Many of the other cases were routine but disturbing. Patients complaining of back pain looking for prescriptions. A Mexican woman who had been in an automobile accident 18 months earlier and who was in chronic pain but could no longer afford the private doctors she had been seeing. She spoke no English and a social worker came in to translate because none of the residents or nurses on staff could speak Spanish. Growing up in El Paso, Texas, I had some Spanish education up through sixth grade but have lost it all now. However this incident has really made me think about trying to pick it up again. There is a growing population of Spanish speaker here in Mississippi working in the chicken processing plants and looking for temporary work.

There was a middle-aged woman who came in with a list of vague complaints. She had just been released from another hospital after a seven-day stay for similarly murky reasons. She came with her bags packed ready to be admitted, but wanted no part of a psychiatric admission. In fact between her discharge from the other hospital and her arrival at UMC she saw her psychiatrist who gave her a statement to bring in declaring her emotionally and mentally stable. She was accompanied by a “dear friend,” who antagonized the staff, demanded treatment for her friend, and informed us several times that this lady’s late father had been a doctor. Her chief complaint was “weakness” but in trying to get more details she just rambled, complaining about everything from allergies to her suspicion that she needed both knees replaced. The attending was hoping the blood work would come back showing anemia or something he could admit her for. Each time he got ready to enter her examining room I could see him gathering his patience to face her.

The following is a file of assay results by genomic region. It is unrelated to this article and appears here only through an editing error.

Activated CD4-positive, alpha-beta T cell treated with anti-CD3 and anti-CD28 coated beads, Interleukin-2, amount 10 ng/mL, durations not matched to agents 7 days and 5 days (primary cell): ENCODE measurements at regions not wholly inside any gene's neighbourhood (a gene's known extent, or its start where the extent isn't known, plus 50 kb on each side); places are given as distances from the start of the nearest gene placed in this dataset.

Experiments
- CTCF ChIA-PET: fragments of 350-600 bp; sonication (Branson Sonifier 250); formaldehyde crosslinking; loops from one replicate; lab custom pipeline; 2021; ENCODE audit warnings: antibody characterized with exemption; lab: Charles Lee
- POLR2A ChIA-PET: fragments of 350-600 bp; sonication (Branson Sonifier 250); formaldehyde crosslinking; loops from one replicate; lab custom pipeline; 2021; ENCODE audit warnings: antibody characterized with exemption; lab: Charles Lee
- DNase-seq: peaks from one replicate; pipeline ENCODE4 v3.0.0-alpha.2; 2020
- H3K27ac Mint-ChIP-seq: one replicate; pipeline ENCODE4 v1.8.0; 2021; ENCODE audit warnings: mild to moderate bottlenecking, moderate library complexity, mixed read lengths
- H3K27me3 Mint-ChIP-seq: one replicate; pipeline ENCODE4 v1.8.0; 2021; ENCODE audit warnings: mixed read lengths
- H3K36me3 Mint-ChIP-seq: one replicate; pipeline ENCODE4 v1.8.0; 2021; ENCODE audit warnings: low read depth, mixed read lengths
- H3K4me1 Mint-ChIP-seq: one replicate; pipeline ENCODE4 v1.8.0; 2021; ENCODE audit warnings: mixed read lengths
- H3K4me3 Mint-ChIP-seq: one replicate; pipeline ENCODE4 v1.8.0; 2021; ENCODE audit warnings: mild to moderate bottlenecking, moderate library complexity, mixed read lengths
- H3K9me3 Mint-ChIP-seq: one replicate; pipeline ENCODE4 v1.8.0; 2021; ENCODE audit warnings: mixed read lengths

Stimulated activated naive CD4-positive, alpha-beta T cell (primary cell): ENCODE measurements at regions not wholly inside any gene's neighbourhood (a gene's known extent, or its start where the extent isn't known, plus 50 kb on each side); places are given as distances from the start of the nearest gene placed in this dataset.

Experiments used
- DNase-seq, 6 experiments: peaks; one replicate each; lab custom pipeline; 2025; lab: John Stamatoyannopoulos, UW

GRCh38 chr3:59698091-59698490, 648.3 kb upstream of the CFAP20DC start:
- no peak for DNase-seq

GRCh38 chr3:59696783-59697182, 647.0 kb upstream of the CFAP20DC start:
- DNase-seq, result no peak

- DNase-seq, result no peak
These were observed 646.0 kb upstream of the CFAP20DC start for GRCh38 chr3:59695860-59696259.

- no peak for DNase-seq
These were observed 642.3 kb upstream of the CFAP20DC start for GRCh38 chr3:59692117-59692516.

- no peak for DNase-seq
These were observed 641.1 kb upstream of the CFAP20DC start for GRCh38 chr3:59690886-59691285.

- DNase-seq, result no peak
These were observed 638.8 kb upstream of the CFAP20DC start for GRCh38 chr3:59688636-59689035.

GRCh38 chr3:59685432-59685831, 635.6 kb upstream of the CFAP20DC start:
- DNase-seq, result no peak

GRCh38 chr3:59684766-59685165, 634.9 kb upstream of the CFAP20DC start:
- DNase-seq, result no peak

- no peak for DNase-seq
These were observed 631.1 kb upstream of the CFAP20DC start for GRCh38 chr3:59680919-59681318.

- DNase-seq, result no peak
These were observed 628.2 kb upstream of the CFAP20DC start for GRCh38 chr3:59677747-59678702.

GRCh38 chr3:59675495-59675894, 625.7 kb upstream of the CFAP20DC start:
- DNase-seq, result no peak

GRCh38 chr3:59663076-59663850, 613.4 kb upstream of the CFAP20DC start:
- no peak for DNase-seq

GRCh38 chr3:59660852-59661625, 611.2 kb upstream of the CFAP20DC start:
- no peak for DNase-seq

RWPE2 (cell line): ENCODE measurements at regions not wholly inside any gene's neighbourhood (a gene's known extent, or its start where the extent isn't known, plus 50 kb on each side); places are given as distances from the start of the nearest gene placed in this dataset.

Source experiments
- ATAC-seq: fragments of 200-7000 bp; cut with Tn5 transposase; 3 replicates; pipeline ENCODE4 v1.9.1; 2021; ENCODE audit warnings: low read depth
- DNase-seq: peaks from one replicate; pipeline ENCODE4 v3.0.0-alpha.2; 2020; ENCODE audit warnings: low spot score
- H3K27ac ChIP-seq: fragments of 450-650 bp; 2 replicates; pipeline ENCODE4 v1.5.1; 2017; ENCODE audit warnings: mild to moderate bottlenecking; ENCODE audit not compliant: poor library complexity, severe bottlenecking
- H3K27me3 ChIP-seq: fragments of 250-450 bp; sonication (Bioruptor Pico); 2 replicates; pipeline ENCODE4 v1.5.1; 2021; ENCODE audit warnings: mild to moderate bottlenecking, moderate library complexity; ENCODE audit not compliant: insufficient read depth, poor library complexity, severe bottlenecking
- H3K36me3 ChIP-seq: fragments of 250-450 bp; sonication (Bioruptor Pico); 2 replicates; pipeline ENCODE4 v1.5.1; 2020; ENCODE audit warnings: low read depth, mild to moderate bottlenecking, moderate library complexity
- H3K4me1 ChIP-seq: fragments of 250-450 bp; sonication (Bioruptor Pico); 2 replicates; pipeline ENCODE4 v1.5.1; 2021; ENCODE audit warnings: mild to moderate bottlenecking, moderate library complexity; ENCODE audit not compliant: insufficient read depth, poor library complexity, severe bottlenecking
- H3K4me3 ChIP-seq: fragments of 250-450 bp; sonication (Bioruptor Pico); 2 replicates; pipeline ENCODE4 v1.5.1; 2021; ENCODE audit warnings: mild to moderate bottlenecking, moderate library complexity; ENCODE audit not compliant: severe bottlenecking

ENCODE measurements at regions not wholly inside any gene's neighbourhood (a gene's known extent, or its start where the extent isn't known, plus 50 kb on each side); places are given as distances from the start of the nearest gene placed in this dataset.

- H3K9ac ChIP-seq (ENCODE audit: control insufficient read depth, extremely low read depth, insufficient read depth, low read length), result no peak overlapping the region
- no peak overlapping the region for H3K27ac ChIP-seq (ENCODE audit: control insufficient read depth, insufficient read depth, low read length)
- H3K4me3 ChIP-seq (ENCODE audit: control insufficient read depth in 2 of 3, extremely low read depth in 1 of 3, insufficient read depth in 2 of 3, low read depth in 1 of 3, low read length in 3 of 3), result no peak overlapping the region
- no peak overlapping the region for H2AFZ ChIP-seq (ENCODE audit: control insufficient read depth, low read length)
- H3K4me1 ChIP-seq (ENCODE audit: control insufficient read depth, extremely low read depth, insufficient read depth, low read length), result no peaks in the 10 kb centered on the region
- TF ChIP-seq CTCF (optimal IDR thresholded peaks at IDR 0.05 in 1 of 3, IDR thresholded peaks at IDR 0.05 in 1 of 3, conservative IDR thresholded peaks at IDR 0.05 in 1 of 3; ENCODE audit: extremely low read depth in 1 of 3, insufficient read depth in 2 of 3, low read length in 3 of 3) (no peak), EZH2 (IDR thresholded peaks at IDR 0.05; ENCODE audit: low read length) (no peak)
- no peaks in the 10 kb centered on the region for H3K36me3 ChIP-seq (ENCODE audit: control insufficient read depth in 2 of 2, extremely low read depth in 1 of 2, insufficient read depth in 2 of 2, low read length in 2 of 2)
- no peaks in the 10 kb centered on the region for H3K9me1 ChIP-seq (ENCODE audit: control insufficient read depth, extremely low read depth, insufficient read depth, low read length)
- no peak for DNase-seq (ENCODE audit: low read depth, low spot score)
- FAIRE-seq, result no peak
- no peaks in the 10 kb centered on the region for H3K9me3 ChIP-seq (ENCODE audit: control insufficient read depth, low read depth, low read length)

I was struck by the way this all becomes routine for the staff. They have seen it all, and cannot help but become inured to it. When one young woman came in and demanded a tray of food before she had seen a doctor, she was told, “this is a hospital, not a cafeteria.” The attitude you’ve got to have is even reflected on the dry-erase board that charts all of the current patients. As I looked it over I recognized most of the standard acronyms; SOB – shortness of breath, CP – chest pain, etc. I had to ask about one of them though – AAW. The attending told me that this person had endured an acute ass whupping. Ahh, emergency room medicine – you’ve got to love it.

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>May 30 2002

>“What a long, strange trip it’s been.” – The Grateful Dead

It has been a long and strange trip, but also a wonderful and satisfying one. If not officially, I am at least a de facto M2 now. We finished school a week ago and it has taken me the whole seven days to sit back and contemplate on the last year enough to come up with what I want to write about. I still have my psychiatry final exam and NBME scores for neurobiology and physiology unreported, so it will be a few more weeks until I know my final grades and class rank. I finished on a strong note though, and even did well on the last of my practical exams, those horrible trials that proved to be the scourge of my first year experience.